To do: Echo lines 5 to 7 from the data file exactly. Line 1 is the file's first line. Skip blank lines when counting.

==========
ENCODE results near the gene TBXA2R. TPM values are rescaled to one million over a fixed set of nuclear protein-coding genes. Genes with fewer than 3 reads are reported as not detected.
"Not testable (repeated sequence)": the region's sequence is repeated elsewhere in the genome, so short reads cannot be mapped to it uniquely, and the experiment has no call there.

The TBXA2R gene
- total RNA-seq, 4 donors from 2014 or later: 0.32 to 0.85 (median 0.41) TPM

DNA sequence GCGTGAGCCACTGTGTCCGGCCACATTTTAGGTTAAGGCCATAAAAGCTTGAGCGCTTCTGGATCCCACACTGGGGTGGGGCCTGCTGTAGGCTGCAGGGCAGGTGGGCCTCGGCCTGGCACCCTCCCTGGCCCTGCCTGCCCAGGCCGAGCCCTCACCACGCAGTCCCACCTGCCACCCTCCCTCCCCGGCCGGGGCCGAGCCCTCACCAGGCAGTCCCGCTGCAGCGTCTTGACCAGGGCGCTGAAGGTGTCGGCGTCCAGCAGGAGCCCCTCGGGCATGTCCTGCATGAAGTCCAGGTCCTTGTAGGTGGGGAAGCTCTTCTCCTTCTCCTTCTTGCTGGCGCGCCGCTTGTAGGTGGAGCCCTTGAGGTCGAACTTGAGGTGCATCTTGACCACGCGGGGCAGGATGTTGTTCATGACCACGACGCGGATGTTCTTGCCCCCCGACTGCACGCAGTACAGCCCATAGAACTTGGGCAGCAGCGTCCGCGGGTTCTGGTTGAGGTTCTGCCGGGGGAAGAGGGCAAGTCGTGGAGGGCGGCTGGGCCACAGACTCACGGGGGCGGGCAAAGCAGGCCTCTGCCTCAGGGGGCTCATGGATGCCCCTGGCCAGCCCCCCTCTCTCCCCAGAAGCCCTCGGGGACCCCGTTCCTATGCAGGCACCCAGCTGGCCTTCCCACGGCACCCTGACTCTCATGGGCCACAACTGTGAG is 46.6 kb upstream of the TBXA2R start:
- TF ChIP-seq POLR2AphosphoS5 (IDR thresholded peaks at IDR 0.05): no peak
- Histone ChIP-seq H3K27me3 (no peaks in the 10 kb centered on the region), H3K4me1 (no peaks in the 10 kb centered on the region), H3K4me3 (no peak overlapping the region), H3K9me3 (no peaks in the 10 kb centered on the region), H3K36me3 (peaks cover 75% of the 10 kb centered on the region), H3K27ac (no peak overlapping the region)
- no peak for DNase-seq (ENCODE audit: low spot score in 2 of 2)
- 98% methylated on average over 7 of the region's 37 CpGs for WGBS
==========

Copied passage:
DNA sequence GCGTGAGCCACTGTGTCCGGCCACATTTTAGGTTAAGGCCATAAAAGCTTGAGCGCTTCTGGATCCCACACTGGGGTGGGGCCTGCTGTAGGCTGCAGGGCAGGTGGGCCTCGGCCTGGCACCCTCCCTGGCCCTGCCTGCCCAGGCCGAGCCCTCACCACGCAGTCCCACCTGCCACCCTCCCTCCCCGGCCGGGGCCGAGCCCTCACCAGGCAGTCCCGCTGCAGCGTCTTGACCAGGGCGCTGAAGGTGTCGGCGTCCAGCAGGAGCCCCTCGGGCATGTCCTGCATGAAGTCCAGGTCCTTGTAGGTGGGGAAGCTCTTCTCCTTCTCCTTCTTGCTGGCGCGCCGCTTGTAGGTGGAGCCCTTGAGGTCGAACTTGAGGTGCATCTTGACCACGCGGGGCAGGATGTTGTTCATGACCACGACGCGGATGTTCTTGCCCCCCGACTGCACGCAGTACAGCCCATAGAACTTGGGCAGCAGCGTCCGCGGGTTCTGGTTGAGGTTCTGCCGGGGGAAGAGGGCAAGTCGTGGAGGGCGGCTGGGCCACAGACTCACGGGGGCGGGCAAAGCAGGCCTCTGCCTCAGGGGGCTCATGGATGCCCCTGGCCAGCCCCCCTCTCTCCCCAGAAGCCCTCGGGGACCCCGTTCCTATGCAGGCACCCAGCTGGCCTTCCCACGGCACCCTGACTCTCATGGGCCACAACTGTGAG is 46.6 kb upstream of the TBXA2R start:
- TF ChIP-seq POLR2AphosphoS5 (IDR thresholded peaks at IDR 0.05): no peak
- Histone ChIP-seq H3K27me3 (no peaks in the 10 kb centered on the region), H3K4me1 (no peaks in the 10 kb centered on the region), H3K4me3 (no peak overlapping the region), H3K9me3 (no peaks in the 10 kb centered on the region), H3K36me3 (peaks cover 75% of the 10 kb centered on the region), H3K27ac (no peak overlapping the region)